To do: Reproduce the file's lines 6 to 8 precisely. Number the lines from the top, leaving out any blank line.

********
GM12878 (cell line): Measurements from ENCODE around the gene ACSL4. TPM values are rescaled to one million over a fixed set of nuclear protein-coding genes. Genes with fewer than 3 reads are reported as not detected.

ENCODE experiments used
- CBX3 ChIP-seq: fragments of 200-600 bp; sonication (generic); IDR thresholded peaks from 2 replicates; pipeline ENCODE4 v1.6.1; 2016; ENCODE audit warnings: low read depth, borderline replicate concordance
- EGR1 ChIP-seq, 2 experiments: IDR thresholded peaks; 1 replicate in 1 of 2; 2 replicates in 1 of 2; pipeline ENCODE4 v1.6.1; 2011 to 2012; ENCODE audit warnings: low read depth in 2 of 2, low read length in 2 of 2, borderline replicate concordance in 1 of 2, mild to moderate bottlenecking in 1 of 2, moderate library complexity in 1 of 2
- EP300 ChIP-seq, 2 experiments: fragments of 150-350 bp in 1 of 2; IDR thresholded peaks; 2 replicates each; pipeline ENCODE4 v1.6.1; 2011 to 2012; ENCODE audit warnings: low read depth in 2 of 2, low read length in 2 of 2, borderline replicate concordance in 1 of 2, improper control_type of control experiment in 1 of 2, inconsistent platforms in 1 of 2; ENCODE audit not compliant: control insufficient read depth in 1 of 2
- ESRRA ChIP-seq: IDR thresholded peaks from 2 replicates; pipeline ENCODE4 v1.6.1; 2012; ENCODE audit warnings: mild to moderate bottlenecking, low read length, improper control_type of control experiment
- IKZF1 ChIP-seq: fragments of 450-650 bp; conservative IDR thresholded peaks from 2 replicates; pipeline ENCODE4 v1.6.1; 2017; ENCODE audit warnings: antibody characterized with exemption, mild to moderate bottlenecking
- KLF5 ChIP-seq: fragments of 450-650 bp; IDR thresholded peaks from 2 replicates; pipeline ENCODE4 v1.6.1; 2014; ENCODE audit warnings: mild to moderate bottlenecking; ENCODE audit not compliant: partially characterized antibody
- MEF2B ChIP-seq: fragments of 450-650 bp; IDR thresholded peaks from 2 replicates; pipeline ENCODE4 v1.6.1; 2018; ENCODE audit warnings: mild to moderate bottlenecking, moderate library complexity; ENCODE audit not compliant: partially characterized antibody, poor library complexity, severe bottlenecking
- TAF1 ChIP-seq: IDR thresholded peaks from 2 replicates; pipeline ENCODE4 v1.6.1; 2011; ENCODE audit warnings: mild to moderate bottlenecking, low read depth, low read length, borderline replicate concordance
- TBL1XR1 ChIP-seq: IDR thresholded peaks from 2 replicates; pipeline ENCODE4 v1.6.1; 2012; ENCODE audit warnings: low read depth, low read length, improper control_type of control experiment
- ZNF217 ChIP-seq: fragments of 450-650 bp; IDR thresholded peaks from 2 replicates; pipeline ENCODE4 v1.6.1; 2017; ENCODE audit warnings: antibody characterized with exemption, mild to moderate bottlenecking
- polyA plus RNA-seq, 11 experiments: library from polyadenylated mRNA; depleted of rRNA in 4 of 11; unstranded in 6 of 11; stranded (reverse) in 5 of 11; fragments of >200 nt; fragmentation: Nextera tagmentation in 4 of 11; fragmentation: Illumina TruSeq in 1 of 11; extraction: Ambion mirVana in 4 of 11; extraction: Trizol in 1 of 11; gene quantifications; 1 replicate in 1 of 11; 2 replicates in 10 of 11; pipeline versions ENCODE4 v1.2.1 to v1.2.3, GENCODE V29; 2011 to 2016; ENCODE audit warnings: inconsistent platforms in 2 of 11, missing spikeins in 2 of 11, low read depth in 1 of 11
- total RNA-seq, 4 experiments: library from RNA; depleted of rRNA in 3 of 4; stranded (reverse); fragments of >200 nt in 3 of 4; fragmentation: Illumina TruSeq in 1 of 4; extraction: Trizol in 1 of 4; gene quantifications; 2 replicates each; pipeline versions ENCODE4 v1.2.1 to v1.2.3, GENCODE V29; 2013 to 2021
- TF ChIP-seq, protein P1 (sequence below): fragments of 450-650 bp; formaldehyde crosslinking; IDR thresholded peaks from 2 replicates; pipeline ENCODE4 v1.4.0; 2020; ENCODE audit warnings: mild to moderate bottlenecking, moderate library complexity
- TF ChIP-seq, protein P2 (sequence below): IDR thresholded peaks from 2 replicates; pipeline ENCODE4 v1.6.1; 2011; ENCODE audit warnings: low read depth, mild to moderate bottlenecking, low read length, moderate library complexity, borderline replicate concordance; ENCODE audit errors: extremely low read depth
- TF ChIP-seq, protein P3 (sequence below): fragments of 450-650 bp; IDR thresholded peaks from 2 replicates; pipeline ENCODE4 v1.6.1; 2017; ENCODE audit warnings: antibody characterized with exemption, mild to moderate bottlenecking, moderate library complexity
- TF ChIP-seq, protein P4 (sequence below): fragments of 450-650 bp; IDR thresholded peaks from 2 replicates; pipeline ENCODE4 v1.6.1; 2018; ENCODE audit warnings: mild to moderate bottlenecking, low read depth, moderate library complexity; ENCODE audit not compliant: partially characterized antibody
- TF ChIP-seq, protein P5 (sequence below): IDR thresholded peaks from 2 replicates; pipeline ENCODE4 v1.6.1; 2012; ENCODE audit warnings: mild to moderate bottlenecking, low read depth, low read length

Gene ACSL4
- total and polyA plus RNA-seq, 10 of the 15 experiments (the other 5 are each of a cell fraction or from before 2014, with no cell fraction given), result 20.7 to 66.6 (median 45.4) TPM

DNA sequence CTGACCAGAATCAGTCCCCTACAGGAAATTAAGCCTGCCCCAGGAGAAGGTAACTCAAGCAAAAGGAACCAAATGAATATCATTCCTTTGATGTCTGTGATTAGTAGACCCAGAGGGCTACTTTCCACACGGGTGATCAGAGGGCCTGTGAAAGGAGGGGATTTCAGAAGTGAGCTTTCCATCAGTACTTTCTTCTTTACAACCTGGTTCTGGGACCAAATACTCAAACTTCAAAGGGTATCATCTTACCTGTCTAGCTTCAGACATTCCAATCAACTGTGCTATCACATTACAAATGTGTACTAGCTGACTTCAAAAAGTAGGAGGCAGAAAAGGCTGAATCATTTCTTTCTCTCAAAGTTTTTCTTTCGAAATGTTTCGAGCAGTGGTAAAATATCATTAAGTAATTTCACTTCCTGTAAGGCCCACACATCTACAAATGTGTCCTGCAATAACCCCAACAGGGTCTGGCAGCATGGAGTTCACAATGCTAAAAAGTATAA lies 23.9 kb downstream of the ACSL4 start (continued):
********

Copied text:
- ESRRA ChIP-seq: IDR thresholded peaks from 2 replicates; pipeline ENCODE4 v1.6.1; 2012; ENCODE audit warnings: mild to moderate bottlenecking, low read length, improper control_type of control experiment
- IKZF1 ChIP-seq: fragments of 450-650 bp; conservative IDR thresholded peaks from 2 replicates; pipeline ENCODE4 v1.6.1; 2017; ENCODE audit warnings: antibody characterized with exemption, mild to moderate bottlenecking
- KLF5 ChIP-seq: fragments of 450-650 bp; IDR thresholded peaks from 2 replicates; pipeline ENCODE4 v1.6.1; 2014; ENCODE audit warnings: mild to moderate bottlenecking; ENCODE audit not compliant: partially characterized antibody